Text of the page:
So Paul, Nicky and I were leaving a cafe on the south side of Indian Lake when the local forest ranger showed up, reached in the back of his jeep, pulled out three packs of Pall Malls and handed one to each of us and said "You guys got anything you need to do for a few days?"
Of course we said "No" and we knew he'd probably called Florence Hayes, the lady we worked for and had her assent. We headed back down to a turnoff, parked and then climbed into the back of an ancient one ton Power Wagon. We went back in the woods about ten miles on a logging road and decamped at a supply dump. The ranger said "Load up, fellows and don't forget to grab a rake."
So load up we did, and we hiked up about four miles to where a small but very hot fire was buring on top of a mountain. We stationed ourselves around the periphery and every time something fell from the top and started the five foot thick carpet of pine needles and leaf mulch on fire, we'd knock it back with the rakes. That's it, just rakes.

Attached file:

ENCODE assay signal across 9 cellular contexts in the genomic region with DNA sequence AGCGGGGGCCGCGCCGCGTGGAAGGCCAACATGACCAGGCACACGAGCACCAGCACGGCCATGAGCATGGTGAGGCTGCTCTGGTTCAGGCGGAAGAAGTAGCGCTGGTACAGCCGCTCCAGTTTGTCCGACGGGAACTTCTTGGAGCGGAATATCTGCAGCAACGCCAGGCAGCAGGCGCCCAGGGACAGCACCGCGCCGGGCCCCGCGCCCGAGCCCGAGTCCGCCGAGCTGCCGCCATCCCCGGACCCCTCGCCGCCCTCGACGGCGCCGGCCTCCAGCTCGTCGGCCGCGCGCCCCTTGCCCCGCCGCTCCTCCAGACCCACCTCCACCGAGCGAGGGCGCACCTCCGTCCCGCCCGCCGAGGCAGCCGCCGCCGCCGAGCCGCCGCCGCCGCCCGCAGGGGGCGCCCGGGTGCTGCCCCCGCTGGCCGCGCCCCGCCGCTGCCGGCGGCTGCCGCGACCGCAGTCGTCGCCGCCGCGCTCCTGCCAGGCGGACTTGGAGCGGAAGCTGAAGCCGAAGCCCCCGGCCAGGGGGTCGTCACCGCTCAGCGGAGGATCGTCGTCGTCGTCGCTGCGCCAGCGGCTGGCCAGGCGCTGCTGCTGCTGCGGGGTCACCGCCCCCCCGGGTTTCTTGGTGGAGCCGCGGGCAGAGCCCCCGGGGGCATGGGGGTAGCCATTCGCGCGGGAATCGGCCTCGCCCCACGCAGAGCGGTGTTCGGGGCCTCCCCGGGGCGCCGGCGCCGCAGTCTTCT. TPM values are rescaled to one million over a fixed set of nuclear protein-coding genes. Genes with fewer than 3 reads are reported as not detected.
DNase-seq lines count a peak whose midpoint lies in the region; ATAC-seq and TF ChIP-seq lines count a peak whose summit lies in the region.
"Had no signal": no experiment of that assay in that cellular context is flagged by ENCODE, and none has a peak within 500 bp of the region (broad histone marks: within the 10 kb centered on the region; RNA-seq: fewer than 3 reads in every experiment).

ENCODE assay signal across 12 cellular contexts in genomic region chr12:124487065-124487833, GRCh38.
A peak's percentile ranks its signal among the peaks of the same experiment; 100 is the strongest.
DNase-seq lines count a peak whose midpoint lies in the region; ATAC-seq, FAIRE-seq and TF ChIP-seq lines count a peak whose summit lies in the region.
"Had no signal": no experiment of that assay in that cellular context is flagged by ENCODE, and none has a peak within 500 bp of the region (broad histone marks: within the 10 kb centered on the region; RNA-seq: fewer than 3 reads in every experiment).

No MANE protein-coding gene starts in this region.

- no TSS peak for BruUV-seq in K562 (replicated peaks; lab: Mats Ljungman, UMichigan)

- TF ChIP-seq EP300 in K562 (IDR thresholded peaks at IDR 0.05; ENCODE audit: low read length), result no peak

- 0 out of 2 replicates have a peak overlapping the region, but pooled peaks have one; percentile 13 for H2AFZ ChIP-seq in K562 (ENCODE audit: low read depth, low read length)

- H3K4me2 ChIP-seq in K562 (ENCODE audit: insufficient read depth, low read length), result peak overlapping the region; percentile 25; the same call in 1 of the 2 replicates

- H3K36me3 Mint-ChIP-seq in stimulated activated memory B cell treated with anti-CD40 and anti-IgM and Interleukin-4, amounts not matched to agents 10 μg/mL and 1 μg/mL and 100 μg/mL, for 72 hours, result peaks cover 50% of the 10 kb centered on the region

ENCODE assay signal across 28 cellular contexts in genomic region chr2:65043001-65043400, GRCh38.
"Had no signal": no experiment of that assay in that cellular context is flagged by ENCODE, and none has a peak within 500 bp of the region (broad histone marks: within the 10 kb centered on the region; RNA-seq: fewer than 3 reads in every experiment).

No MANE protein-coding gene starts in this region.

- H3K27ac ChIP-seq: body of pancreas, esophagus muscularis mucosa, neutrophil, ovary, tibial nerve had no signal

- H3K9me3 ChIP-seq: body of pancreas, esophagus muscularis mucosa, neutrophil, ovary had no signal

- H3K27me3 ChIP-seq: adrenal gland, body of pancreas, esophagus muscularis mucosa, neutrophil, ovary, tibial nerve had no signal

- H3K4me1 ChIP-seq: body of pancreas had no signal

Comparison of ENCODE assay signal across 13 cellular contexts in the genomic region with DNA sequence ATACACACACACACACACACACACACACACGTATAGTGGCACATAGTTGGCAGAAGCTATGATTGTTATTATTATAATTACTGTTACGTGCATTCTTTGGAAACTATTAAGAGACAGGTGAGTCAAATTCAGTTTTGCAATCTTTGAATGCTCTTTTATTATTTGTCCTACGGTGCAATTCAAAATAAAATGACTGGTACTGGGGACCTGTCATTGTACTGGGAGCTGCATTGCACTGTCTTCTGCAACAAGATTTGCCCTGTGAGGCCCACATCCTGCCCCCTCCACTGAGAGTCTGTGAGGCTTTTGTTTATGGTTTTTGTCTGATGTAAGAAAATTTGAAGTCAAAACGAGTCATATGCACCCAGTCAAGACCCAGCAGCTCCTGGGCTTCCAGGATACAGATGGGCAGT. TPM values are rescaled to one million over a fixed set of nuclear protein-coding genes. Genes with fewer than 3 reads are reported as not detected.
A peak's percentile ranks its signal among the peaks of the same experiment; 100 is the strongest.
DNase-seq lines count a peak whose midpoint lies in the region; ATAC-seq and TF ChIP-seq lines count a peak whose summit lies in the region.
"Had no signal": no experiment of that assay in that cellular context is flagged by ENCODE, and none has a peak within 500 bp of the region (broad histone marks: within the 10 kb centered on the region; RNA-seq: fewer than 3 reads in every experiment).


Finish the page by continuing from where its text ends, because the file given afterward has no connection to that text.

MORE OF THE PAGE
About the second night I'd run out of cigarettes. I was crawling around on my hands and knees in the pitch dark, and, would you believe it? My right hand landed right on top of a full pack of Pall Malls that someone had dropped. Right then and there I knew there was a G-d, and She was looking out for me.
After three days, the state had run a water line up the back side of the mountain and pretty well put things out, so we were released to go back to Twin Coves, looking like a bunch of barbecued squirrels.
I forgot all about the three days I'd spent up there, and then, in the winter of 1967, there was an envelope in my mailbox at Franconia College from the State of New York. Inside it was a check for about $55, with a short note of thanks.